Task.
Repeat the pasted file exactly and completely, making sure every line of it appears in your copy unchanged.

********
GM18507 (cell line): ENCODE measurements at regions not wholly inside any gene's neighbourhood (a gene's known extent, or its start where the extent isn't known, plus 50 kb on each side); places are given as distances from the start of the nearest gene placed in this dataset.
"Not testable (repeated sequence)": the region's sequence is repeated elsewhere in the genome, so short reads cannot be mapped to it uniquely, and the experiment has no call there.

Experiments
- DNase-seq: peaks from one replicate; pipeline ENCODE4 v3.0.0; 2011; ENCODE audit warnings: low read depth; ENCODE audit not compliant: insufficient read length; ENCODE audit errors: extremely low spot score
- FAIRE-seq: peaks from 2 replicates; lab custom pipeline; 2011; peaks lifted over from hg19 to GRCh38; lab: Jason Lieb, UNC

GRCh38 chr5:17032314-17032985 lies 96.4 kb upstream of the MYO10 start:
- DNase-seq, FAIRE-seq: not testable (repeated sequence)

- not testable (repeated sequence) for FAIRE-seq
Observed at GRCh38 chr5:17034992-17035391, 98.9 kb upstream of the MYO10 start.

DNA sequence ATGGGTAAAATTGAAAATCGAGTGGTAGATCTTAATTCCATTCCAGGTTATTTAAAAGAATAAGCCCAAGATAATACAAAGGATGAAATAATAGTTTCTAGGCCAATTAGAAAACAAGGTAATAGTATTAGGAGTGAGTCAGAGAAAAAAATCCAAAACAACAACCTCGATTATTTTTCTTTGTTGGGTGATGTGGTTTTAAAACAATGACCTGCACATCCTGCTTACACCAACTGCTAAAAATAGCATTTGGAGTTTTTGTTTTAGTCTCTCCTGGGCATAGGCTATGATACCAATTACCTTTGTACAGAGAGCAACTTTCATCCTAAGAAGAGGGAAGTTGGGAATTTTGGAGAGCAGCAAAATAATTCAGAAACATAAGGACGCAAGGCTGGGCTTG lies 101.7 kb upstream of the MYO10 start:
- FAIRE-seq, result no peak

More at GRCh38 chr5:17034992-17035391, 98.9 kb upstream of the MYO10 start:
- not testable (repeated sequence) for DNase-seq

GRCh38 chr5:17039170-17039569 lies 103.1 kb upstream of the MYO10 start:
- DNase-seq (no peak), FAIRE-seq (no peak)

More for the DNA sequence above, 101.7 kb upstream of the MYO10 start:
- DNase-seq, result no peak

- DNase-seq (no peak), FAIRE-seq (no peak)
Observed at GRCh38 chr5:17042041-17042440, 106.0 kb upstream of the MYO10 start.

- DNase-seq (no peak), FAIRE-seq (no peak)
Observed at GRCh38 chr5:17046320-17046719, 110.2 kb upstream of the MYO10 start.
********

GM18507 (cell line): ENCODE measurements at regions not wholly inside any gene's neighbourhood (a gene's known extent, or its start where the extent isn't known, plus 50 kb on each side); places are given as distances from the start of the nearest gene placed in this dataset.
"Not testable (repeated sequence)": the region's sequence is repeated elsewhere in the genome, so short reads cannot be mapped to it uniquely, and the experiment has no call there.

Experiments
- DNase-seq: peaks from one replicate; pipeline ENCODE4 v3.0.0; 2011; ENCODE audit warnings: low read depth; ENCODE audit not compliant: insufficient read length; ENCODE audit errors: extremely low spot score
- FAIRE-seq: peaks from 2 replicates; lab custom pipeline; 2011; peaks lifted over from hg19 to GRCh38; lab: Jason Lieb, UNC

GRCh38 chr5:17032314-17032985 lies 96.4 kb upstream of the MYO10 start:
- DNase-seq, FAIRE-seq: not testable (repeated sequence)

- not testable (repeated sequence) for FAIRE-seq
Observed at GRCh38 chr5:17034992-17035391, 98.9 kb upstream of the MYO10 start.

DNA sequence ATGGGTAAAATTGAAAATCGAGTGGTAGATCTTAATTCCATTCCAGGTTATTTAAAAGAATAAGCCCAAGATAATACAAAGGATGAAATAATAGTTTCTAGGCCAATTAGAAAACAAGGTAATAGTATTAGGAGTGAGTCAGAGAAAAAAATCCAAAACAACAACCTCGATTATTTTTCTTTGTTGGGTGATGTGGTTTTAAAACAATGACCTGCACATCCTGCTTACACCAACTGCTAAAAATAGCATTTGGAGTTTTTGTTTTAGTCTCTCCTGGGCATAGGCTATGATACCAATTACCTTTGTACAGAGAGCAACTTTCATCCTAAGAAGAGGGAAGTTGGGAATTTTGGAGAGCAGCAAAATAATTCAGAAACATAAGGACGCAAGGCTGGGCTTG lies 101.7 kb upstream of the MYO10 start:
- FAIRE-seq, result no peak

More at GRCh38 chr5:17034992-17035391, 98.9 kb upstream of the MYO10 start:
- not testable (repeated sequence) for DNase-seq

GRCh38 chr5:17039170-17039569 lies 103.1 kb upstream of the MYO10 start:
- DNase-seq (no peak), FAIRE-seq (no peak)

More for the DNA sequence above, 101.7 kb upstream of the MYO10 start:
- DNase-seq, result no peak

- DNase-seq (no peak), FAIRE-seq (no peak)
Observed at GRCh38 chr5:17042041-17042440, 106.0 kb upstream of the MYO10 start.

- DNase-seq (no peak), FAIRE-seq (no peak)
Observed at GRCh38 chr5:17046320-17046719, 110.2 kb upstream of the MYO10 start.